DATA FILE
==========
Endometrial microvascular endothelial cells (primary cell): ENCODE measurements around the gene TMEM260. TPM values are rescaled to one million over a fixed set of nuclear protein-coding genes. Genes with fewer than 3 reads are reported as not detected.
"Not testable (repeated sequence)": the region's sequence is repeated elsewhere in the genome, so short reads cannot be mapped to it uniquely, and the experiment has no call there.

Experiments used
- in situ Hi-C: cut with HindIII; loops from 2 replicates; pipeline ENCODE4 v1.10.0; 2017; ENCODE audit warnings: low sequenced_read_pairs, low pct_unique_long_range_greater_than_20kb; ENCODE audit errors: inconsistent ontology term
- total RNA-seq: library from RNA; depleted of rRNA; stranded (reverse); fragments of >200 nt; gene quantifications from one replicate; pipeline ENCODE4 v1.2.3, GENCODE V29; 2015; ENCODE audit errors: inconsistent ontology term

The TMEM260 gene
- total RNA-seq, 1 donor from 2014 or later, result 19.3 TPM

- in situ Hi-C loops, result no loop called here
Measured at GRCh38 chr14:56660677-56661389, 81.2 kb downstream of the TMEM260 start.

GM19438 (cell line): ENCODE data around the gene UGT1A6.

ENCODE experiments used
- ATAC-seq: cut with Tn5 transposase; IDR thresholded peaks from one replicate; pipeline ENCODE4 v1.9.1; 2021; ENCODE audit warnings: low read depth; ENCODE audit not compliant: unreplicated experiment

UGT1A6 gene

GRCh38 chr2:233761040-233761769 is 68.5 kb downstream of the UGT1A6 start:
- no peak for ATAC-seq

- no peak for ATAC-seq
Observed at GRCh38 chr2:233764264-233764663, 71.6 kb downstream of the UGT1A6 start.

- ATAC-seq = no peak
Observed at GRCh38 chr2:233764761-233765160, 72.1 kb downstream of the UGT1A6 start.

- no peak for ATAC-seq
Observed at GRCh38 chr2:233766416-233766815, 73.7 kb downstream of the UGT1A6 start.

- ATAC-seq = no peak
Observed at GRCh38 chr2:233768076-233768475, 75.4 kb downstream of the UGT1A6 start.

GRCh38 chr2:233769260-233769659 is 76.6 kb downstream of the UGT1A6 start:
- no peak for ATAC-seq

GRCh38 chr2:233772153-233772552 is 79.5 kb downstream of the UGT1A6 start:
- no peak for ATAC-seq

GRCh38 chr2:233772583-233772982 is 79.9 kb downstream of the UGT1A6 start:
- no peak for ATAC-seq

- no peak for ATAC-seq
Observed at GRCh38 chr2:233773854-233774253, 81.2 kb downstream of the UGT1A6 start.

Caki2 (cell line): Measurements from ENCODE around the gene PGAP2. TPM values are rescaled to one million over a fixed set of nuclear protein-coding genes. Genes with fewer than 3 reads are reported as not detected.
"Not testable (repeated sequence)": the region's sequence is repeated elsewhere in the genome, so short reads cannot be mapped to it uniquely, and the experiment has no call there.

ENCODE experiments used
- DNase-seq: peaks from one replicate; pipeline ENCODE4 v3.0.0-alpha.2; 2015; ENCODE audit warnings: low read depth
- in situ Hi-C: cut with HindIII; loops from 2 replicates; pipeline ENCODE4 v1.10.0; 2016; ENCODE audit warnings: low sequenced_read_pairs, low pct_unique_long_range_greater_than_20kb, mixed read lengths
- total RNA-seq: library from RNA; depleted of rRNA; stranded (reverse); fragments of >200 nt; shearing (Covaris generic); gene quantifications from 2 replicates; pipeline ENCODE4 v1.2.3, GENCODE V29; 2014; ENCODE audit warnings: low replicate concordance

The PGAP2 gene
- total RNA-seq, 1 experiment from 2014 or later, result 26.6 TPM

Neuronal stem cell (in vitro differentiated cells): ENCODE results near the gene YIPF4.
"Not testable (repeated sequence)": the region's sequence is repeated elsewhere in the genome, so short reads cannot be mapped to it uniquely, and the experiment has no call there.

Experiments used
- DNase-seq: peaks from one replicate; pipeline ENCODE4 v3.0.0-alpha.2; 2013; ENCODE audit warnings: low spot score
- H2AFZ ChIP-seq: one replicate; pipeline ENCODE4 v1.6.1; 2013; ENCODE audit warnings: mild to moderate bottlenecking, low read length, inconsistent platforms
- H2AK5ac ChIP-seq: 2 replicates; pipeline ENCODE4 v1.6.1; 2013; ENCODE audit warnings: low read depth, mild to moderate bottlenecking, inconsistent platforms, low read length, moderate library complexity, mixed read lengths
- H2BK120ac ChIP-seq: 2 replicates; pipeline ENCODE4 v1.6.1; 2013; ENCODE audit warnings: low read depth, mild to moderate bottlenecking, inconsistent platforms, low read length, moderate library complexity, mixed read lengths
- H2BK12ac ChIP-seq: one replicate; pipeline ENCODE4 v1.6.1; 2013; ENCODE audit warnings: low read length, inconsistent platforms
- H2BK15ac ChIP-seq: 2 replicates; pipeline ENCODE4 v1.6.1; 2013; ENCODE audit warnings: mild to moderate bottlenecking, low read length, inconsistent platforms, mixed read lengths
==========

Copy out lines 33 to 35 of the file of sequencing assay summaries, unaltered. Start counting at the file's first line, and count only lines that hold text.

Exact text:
"Not testable (repeated sequence)": the region's sequence is repeated elsewhere in the genome, so short reads cannot be mapped to it uniquely, and the experiment has no call there.

ENCODE experiments used
- DNase-seq: peaks from one replicate; pipeline ENCODE4 v3.0.0-alpha.2; 2015; ENCODE audit warnings: low read depth